Backlinks, which go from other websites back to your website, are the foundation of off-site search engine optimization. Not all backlinks are created equal, however. As you build backlinks, here's how to evaluate their usefulness for your offsite-SEO.
Authority of Site
The authority of a website transfers to the authority of its links. In other words, well-known websites with established reputations provide links that are ranked better by search engines.
Major news publications and universities often have extremely authoritative sites, but websites like these can be difficult to get links from. Simply look for the most respected sites that you can get links from.
Age of Site
The age of a website often impacts its authority. Websites become more established and thus more authoritative over time. While not a universal rule, links from older sites have more worth than those from new sites. This is especially true when comparing newer websites, which often aren't well established.
Type of Link
Backlinks are classified as either do-follow links or no-follow links. Do-follow links to your website boost the importance of your linked page. No-follow links don't actually transfer authority in search engine algorithms.
Most off-site SEO efforts focus on obtaining do-follow links because these are what algorithms calculate authority by. No-follow links still are important, though, because having several of them shows that your site is naturally growing.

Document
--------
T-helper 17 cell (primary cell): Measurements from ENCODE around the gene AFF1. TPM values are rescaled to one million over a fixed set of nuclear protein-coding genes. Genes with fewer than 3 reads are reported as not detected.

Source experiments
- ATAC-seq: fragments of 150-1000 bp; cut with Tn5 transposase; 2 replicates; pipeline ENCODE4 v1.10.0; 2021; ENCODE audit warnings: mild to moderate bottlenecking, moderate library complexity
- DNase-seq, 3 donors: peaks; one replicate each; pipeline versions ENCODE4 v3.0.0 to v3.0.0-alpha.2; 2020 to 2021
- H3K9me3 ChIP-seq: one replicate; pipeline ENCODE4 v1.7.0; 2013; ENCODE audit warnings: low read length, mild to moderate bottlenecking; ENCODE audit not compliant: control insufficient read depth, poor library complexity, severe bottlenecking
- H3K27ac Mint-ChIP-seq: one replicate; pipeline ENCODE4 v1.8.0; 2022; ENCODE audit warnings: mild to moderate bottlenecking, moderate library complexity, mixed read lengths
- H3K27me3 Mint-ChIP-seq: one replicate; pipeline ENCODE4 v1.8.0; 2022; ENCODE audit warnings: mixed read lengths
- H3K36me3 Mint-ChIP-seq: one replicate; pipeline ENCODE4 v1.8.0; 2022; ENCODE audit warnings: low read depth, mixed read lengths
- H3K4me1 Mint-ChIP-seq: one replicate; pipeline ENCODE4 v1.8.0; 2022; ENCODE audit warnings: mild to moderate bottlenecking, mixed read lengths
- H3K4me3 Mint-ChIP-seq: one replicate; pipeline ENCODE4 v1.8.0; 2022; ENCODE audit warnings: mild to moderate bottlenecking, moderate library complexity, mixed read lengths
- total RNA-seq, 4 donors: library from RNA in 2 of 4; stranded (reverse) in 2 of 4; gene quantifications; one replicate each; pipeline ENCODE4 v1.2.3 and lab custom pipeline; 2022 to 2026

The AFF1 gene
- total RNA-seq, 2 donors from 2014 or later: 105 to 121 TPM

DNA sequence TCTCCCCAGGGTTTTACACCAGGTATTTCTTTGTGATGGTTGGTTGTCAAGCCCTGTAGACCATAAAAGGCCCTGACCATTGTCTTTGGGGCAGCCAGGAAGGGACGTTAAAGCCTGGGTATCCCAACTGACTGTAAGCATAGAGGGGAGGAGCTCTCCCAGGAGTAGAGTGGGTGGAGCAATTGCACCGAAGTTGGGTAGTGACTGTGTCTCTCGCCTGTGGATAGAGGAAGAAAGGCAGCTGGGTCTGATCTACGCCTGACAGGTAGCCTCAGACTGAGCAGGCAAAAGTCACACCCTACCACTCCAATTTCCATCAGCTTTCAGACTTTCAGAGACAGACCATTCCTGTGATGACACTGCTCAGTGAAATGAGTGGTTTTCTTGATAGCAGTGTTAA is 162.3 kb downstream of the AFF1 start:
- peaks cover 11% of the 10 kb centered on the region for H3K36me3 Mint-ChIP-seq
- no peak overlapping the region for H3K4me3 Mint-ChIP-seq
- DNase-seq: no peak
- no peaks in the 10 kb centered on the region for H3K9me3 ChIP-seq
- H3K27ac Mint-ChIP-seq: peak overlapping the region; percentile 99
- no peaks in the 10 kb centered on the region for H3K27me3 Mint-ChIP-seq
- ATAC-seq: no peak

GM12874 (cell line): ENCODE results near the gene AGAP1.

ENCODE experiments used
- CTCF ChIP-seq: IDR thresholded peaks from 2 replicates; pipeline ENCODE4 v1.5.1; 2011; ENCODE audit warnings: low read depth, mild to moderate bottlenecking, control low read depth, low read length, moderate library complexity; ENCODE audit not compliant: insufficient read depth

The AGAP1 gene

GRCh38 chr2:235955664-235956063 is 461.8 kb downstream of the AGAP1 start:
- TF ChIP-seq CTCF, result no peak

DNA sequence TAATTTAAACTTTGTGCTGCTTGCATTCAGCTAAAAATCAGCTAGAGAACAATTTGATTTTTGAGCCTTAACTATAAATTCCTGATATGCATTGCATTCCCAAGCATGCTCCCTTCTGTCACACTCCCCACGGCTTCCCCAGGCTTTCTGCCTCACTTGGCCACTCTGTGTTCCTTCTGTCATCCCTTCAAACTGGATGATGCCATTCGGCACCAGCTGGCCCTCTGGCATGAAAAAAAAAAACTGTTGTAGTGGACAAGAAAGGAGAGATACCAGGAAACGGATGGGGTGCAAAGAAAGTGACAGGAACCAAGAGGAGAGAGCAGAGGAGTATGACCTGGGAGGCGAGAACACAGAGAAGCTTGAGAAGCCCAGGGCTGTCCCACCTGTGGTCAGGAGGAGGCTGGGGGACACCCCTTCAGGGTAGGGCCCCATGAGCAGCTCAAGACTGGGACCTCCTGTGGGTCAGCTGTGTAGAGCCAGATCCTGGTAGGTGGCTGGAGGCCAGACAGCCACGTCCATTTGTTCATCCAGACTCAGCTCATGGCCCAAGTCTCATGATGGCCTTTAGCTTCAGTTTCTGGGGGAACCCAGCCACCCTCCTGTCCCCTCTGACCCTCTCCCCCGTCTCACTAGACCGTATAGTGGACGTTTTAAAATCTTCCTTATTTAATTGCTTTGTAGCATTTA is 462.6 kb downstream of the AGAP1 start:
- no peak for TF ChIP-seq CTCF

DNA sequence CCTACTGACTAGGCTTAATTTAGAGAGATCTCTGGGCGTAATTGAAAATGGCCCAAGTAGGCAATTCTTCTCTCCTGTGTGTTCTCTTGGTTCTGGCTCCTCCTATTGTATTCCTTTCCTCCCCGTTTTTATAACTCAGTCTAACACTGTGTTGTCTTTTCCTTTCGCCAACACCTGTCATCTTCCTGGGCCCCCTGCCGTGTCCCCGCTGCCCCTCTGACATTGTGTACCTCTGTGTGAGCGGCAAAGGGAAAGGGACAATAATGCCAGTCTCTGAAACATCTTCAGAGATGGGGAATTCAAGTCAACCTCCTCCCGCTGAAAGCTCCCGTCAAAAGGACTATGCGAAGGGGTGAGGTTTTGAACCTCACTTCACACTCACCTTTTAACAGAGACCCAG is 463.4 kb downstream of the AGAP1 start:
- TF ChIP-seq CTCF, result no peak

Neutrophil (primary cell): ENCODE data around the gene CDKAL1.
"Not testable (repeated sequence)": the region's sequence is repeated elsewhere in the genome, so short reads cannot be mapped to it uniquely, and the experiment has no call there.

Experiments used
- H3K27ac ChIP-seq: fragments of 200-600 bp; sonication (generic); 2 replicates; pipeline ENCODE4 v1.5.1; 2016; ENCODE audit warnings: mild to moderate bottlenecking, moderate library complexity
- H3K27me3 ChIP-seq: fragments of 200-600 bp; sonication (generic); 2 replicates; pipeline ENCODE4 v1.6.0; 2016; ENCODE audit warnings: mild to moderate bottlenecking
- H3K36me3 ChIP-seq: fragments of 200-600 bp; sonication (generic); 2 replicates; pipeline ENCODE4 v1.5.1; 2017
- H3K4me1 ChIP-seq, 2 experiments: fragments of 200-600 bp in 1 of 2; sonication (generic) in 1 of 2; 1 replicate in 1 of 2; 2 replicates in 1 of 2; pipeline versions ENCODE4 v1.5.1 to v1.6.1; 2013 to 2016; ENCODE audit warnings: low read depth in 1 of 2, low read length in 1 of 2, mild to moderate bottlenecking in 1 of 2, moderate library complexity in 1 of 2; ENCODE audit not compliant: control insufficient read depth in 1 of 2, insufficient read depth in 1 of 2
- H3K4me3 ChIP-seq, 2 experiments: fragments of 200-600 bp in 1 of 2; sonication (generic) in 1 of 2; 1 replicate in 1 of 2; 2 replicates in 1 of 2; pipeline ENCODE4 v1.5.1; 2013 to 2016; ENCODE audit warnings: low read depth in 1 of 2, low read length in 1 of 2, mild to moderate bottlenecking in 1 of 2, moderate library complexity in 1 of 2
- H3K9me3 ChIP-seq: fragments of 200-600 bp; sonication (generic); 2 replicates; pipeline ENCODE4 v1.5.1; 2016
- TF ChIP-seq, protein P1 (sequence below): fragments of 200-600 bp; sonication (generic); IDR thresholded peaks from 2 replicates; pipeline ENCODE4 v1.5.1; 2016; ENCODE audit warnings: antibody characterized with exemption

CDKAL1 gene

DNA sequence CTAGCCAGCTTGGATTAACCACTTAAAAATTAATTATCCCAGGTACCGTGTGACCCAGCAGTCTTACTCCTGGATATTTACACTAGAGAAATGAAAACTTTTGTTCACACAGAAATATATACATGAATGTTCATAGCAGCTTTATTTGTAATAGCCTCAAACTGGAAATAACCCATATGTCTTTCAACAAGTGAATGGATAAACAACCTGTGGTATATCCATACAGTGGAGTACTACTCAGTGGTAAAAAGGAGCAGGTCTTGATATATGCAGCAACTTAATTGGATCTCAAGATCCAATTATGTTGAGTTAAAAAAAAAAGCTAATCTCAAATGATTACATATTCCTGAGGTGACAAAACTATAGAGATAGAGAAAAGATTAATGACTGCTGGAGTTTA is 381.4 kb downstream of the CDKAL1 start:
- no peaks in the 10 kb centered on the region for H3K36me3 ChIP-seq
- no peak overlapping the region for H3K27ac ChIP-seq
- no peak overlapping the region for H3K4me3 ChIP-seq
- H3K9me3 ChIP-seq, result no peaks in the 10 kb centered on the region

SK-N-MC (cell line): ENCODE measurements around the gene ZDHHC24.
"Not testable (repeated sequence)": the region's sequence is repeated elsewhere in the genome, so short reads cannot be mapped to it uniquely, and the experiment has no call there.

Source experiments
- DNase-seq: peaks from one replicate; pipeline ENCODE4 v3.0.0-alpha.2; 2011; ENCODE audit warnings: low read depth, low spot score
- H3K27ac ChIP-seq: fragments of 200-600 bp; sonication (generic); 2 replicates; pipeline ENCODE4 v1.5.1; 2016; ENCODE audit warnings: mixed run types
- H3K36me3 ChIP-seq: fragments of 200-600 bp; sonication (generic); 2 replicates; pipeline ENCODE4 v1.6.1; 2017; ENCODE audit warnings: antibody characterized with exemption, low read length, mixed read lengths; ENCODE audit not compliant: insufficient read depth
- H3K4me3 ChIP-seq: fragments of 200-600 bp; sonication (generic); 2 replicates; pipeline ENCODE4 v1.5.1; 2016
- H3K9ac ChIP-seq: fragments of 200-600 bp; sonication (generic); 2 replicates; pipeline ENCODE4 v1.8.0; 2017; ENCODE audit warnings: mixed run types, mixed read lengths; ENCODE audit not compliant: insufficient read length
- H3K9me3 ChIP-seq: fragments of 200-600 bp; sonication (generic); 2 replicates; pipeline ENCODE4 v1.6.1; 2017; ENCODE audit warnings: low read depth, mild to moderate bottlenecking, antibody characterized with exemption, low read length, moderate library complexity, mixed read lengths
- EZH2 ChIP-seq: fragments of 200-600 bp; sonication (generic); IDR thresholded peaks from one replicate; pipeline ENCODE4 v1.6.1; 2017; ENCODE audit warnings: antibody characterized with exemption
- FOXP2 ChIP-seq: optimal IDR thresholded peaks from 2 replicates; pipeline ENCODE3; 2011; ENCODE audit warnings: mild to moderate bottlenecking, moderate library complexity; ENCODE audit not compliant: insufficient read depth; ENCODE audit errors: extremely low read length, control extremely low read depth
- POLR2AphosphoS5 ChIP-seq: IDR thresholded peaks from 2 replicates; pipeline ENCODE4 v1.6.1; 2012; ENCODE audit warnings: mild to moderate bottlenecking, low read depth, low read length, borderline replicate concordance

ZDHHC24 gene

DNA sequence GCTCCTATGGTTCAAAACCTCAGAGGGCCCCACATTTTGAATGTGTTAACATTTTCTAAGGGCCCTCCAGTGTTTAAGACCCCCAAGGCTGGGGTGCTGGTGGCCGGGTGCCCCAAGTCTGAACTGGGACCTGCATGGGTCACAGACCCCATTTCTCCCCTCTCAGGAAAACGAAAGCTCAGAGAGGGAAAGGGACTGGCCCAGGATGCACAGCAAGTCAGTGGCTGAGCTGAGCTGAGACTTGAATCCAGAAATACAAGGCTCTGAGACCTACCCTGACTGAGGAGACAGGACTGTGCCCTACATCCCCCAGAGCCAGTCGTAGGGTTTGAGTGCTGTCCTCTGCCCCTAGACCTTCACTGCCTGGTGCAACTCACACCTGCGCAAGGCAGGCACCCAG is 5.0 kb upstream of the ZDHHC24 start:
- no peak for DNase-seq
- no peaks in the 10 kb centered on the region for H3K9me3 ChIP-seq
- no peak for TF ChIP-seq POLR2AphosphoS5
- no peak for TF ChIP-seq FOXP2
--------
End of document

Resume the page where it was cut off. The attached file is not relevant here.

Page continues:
Correlation of Subject
How closely the content on a backlinking website correlates to the content of your website influences how much weight a link is given. Assuming two sites have the same authority, the one that's directly related to your niche will have more weight than one that's outside of your niche.
For example, assume you're conducting off-site SEO for a website that helps visitors find colleges that are suitable for them. A link from an education blog will have more import than a link from a website that's about children's toys.
Location of Link
Not all of the links on a page are given equal weight, and the difference between the most important ones and the least important ones can be substantial. While it's impossible to calculate the exact difference in how important two links on the same page are, a couple of guidelines will help with general evaluation.
First, a link within the content is better than one that's not directly in the content. For instance, a link that occurs within the main body of a blog post is considered better than one that's in a sidebar or footer.
Second, links that are higher on a page are generally weighed more than those that occur lower down on a page.